top of page

BSCC warns against blanket requirement for CCTV in taxis

The Biometrics and Surveillance Camera Commissioner has published responses to two consultations on the use of CCTV in taxis and private-hire vehicles.

The first consultation (Department for Transport: Taxi and private hire vehicle licensing: protecting users) ran from 12 February to 22 April 2019. It is now concluded.

In the response, the Commissioner (then Tony Porter) warned that requiring the installation of CCTV in taxis as a blanket licensing condition may be disproportionate and the recording of audio required even greater justification.

Furthermore, he would expect to see widespread consultation, a data protection impact assessment, clear procedures for accessing footage, cybersecurity where necessary and the establishment of a full operational requirement.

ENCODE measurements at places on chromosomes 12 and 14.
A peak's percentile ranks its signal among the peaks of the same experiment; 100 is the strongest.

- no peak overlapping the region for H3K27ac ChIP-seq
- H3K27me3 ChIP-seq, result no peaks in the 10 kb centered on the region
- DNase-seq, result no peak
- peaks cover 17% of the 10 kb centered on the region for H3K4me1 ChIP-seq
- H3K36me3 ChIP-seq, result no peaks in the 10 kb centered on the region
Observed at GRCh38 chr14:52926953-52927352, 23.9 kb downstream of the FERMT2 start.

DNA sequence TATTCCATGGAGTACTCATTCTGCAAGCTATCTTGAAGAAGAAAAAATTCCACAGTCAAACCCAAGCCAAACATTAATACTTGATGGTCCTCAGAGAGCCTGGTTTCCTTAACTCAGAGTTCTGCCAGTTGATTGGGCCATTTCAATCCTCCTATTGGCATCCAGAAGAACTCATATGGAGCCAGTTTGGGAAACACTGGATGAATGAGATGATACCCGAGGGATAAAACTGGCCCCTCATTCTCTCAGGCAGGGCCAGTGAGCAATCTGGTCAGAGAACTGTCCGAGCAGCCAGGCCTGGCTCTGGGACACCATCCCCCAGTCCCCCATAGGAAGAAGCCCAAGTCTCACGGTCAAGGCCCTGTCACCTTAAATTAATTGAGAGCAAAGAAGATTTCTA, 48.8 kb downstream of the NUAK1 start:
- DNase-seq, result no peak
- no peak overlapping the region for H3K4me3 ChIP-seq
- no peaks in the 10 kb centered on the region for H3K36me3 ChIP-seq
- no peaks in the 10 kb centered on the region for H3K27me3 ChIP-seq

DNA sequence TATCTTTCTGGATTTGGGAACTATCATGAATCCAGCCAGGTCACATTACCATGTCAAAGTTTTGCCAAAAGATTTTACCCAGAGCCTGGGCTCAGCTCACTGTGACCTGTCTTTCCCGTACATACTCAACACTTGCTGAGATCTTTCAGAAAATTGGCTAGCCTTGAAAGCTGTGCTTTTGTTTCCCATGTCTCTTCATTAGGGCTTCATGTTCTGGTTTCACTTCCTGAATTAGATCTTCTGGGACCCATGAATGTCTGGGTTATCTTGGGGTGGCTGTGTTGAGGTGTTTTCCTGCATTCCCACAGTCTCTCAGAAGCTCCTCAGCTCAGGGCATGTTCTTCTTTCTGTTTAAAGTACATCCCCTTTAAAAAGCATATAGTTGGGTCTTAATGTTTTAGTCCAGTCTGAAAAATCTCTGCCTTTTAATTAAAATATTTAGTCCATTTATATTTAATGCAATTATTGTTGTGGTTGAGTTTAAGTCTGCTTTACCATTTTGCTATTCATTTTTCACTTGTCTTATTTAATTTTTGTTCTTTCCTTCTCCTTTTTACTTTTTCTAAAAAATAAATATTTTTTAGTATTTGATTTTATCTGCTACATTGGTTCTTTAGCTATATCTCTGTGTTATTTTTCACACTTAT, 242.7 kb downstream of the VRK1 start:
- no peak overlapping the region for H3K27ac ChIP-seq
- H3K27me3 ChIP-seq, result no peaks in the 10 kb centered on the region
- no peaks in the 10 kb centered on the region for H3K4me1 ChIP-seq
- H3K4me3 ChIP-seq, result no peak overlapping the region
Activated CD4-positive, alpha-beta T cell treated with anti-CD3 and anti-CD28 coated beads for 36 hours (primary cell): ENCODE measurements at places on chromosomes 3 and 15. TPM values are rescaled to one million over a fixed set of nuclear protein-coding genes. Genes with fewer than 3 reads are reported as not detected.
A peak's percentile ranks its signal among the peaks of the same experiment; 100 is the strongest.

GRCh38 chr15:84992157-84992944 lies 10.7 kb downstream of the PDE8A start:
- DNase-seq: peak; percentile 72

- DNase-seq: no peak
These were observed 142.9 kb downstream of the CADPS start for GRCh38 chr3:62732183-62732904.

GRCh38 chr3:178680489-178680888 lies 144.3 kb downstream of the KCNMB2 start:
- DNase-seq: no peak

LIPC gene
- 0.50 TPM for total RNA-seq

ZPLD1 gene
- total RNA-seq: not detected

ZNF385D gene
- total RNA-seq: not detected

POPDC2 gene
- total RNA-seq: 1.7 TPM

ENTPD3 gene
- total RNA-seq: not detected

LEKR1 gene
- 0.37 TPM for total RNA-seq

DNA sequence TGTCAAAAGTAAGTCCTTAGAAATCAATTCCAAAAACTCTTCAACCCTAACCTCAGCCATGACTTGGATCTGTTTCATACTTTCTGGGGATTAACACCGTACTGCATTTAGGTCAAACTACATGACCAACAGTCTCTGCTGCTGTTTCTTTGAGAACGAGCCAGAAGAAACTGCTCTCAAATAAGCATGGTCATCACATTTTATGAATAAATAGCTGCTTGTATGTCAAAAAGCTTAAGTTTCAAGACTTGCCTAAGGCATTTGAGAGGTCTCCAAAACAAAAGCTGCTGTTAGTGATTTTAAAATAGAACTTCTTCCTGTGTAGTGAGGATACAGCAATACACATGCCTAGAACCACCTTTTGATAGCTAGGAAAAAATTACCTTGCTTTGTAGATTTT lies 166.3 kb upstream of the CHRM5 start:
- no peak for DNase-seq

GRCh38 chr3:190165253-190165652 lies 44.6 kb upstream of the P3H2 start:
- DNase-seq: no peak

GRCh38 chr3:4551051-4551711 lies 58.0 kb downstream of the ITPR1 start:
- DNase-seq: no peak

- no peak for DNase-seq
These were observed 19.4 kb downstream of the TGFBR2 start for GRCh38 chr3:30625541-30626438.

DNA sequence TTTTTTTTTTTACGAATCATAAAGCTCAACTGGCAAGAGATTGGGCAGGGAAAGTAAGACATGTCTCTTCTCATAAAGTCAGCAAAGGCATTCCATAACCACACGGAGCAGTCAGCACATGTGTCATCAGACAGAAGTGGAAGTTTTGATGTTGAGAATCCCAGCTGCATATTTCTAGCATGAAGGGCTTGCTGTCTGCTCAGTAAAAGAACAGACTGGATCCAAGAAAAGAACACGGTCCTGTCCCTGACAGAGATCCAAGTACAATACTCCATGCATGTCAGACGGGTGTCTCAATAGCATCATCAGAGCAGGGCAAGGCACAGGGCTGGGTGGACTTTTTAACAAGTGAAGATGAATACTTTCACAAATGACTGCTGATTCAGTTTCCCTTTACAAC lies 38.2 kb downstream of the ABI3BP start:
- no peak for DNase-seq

The second consultation (Transport for London: In-vehicle closed circuit television in taxis and private hire vehicles) ran from 9 February to 22 March 2021.

In the response, the Commissioner (newly appointed Fraser Sampson) reiterated that a local authority is required to have regard for the Surveillance Camera Code of Practice (SC Code) and would be expected to be able to demonstrate adherence to the code at all stages of implementing CCTV in taxis.

He also repeated the warning about imposing CCTV as a blanket licensing condition and the recording of audio.

He said where possible less intrusive solutions to problems should be considered ahead of CCTV while acknowledging that all situations are unique and rest on the discretion of the decision-maker.

He said owners of CCTV systems should be able to satisfy themselves that systems do not create unacceptable bias which requires clear evidence from the manufacturer and a commitment to keep this under review.

The public have a right to assume that public bodies have ensured that the use of surveillance systems is justified and kept under regular review, he said.


bottom of page